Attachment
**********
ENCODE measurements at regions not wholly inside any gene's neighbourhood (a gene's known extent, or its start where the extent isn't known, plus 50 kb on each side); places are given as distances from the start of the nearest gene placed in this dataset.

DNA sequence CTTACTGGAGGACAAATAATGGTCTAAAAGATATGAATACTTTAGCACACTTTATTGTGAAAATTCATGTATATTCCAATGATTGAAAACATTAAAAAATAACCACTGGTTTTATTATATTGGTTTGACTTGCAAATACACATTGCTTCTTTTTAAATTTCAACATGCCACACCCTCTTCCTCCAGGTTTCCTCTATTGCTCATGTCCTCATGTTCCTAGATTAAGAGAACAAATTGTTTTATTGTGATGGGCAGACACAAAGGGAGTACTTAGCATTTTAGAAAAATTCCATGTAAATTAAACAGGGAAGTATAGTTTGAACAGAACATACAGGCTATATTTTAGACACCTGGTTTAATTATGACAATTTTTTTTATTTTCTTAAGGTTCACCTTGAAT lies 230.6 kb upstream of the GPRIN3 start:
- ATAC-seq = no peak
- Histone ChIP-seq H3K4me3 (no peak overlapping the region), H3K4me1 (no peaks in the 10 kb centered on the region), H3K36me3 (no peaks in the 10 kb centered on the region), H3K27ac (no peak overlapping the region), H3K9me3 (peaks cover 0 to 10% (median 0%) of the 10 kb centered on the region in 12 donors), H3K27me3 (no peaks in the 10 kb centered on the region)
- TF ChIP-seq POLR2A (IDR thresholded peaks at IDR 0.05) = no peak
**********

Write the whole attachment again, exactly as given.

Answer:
ENCODE measurements at regions not wholly inside any gene's neighbourhood (a gene's known extent, or its start where the extent isn't known, plus 50 kb on each side); places are given as distances from the start of the nearest gene placed in this dataset.

DNA sequence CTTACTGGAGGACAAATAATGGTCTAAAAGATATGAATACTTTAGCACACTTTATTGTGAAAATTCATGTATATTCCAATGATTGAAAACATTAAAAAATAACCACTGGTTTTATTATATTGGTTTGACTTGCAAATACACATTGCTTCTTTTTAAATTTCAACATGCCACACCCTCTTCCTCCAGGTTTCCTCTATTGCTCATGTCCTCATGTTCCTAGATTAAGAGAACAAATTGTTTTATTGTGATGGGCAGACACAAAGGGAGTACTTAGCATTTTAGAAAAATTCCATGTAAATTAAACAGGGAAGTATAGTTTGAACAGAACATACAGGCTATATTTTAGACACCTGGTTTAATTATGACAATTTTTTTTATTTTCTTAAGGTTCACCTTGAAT lies 230.6 kb upstream of the GPRIN3 start:
- ATAC-seq = no peak
- Histone ChIP-seq H3K4me3 (no peak overlapping the region), H3K4me1 (no peaks in the 10 kb centered on the region), H3K36me3 (no peaks in the 10 kb centered on the region), H3K27ac (no peak overlapping the region), H3K9me3 (peaks cover 0 to 10% (median 0%) of the 10 kb centered on the region in 12 donors), H3K27me3 (no peaks in the 10 kb centered on the region)
- TF ChIP-seq POLR2A (IDR thresholded peaks at IDR 0.05) = no peak